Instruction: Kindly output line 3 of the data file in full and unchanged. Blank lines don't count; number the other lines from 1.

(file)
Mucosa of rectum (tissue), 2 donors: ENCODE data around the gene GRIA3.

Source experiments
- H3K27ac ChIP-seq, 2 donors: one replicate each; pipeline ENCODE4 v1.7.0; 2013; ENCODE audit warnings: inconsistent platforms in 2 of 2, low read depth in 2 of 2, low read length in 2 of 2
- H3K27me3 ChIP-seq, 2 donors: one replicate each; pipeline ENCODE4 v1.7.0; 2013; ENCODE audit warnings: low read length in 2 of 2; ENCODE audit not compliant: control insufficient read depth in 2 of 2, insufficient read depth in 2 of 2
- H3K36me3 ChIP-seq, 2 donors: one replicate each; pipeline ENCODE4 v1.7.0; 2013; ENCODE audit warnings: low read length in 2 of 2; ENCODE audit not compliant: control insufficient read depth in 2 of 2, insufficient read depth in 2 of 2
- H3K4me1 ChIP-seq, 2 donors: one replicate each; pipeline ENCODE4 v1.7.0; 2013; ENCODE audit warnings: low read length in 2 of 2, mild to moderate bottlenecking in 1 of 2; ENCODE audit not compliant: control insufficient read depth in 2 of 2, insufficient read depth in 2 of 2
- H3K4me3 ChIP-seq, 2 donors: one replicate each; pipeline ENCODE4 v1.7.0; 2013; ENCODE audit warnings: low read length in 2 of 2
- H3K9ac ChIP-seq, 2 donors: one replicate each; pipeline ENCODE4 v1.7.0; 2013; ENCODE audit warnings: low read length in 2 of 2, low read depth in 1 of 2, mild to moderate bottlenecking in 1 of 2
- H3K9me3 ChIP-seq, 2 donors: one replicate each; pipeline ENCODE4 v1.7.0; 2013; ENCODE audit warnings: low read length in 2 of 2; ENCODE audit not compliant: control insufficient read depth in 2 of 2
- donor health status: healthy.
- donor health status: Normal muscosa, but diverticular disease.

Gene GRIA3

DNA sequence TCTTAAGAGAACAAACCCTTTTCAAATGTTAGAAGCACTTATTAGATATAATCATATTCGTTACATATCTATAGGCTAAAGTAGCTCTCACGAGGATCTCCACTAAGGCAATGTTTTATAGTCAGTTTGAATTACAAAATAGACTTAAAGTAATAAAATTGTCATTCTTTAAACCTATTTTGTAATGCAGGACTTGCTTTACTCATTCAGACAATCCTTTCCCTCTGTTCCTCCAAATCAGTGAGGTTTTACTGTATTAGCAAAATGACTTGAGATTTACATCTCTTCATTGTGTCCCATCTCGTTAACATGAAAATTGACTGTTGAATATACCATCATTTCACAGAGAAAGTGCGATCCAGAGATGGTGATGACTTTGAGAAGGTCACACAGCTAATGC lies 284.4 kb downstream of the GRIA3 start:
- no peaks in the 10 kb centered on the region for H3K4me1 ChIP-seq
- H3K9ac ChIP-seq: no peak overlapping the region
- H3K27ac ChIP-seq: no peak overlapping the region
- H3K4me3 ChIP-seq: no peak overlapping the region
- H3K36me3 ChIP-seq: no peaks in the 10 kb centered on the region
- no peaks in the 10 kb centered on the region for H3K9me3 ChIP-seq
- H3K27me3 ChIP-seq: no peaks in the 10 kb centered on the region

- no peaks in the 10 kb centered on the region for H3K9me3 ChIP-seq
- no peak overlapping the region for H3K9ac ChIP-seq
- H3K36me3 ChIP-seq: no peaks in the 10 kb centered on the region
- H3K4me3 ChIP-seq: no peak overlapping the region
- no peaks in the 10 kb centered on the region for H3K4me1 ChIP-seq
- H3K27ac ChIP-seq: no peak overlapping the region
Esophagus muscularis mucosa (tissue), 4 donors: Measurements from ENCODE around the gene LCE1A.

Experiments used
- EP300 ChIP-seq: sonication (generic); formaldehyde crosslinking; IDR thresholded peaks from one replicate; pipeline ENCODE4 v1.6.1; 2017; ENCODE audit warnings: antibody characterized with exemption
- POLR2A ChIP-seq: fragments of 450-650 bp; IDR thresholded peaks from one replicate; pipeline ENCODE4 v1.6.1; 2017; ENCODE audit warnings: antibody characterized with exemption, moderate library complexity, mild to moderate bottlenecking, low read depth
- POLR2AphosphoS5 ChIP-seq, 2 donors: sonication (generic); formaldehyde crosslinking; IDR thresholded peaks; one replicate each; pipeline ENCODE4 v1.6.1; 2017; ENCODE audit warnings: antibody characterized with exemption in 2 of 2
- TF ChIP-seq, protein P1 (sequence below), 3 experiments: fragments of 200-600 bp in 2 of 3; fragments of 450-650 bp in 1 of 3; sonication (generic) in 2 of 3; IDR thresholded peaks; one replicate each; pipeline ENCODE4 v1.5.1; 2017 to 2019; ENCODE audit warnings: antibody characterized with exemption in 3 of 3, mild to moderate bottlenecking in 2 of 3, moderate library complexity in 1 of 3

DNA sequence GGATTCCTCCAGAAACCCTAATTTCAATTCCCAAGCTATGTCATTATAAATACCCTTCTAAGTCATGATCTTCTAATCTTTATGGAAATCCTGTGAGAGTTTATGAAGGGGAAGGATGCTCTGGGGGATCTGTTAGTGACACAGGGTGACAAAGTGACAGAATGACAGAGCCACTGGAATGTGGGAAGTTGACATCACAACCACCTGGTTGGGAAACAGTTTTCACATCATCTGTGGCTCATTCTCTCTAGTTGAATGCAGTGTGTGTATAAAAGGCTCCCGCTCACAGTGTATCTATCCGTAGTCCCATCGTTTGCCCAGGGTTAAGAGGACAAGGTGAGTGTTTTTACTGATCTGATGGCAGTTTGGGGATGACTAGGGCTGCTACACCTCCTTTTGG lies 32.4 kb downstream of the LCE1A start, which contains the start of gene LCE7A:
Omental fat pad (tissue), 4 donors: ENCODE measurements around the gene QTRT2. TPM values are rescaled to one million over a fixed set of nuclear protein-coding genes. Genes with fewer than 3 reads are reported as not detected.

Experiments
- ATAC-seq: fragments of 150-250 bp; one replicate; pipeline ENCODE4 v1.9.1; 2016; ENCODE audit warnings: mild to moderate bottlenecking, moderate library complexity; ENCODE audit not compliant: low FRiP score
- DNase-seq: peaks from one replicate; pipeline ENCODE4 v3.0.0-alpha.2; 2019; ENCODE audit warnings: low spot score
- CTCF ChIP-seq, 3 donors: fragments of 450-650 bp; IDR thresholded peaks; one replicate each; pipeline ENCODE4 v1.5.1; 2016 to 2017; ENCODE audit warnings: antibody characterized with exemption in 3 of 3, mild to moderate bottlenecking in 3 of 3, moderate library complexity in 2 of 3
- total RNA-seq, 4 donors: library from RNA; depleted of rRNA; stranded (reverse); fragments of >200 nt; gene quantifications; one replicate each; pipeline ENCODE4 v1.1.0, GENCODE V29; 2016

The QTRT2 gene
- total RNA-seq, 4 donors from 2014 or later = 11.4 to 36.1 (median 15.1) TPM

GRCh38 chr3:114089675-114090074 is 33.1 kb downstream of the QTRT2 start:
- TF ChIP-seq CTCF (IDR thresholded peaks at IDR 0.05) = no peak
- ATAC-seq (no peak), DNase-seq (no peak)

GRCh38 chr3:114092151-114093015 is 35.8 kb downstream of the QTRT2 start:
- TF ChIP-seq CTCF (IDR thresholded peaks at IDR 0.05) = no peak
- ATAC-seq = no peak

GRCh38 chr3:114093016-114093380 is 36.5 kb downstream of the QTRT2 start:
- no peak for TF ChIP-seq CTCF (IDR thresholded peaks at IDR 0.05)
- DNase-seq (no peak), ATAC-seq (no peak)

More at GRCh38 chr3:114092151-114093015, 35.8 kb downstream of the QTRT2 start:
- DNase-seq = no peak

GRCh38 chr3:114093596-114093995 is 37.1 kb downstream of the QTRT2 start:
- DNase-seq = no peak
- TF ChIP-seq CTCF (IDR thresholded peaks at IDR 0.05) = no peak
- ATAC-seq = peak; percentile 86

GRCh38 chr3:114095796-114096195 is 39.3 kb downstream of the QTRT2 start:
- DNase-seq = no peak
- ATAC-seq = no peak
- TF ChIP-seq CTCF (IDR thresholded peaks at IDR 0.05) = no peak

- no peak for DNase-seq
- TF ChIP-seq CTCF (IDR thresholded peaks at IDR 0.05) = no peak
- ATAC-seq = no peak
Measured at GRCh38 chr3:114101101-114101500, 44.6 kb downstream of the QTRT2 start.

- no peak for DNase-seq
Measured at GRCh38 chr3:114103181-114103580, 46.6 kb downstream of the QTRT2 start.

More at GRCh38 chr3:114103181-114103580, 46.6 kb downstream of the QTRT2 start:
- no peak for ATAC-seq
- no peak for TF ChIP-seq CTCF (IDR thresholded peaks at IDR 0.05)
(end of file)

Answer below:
- H3K27ac ChIP-seq, 2 donors: one replicate each; pipeline ENCODE4 v1.7.0; 2013; ENCODE audit warnings: inconsistent platforms in 2 of 2, low read depth in 2 of 2, low read length in 2 of 2